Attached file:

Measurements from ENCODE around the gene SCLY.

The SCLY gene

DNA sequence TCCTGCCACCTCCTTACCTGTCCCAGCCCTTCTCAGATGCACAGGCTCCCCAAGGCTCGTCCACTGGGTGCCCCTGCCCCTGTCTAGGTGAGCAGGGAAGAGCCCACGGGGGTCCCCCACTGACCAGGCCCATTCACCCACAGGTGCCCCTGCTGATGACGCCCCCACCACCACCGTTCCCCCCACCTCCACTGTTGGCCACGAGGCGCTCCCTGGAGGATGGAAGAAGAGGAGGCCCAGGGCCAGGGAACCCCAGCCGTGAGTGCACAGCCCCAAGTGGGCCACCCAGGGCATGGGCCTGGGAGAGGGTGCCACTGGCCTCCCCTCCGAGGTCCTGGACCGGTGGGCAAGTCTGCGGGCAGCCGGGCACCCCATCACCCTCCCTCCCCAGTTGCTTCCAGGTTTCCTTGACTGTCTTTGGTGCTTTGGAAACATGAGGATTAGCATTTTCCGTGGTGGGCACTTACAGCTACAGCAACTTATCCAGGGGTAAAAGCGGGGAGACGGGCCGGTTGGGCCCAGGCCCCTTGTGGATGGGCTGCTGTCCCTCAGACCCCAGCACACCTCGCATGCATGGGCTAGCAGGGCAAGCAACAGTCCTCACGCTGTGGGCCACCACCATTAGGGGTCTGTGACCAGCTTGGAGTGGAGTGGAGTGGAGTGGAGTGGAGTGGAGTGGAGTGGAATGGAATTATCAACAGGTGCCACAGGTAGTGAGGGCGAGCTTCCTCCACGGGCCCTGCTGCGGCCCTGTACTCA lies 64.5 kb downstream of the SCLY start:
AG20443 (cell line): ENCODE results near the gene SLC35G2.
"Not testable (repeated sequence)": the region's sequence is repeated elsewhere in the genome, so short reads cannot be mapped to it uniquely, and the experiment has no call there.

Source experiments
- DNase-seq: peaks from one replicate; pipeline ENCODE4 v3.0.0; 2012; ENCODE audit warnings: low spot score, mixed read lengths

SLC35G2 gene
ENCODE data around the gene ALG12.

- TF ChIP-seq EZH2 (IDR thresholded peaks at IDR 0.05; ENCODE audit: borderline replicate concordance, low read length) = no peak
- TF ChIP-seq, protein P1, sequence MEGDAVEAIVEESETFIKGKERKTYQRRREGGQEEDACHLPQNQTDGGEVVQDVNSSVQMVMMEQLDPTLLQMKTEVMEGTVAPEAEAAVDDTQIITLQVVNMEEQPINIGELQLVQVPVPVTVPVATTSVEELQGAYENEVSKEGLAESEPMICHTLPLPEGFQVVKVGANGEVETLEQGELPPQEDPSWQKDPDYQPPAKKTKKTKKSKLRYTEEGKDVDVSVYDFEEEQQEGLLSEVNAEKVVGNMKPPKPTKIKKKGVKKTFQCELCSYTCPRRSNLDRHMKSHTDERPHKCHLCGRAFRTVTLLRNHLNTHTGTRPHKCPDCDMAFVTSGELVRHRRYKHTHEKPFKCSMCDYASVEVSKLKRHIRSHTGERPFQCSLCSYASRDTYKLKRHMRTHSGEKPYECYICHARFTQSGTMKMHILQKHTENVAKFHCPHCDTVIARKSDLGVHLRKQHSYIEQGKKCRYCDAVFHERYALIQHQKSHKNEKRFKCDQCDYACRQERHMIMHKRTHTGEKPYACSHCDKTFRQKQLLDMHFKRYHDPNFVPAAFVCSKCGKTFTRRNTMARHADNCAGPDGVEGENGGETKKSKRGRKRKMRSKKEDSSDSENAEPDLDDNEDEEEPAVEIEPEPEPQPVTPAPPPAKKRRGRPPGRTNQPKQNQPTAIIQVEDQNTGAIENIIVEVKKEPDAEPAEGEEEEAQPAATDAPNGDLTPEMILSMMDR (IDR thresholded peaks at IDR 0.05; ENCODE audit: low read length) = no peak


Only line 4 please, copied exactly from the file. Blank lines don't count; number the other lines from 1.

AG20443 (cell line): ENCODE results near the gene SLC35G2.